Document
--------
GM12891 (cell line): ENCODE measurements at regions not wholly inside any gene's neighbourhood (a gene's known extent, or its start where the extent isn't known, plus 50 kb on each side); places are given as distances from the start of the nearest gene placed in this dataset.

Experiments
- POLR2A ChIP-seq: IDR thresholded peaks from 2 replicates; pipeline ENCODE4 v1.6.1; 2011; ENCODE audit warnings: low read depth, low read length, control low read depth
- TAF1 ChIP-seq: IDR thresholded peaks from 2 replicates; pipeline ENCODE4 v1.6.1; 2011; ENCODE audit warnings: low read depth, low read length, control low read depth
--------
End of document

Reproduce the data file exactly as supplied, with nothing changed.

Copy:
GM12891 (cell line): ENCODE measurements at regions not wholly inside any gene's neighbourhood (a gene's known extent, or its start where the extent isn't known, plus 50 kb on each side); places are given as distances from the start of the nearest gene placed in this dataset.

Experiments
- POLR2A ChIP-seq: IDR thresholded peaks from 2 replicates; pipeline ENCODE4 v1.6.1; 2011; ENCODE audit warnings: low read depth, low read length, control low read depth
- TAF1 ChIP-seq: IDR thresholded peaks from 2 replicates; pipeline ENCODE4 v1.6.1; 2011; ENCODE audit warnings: low read depth, low read length, control low read depth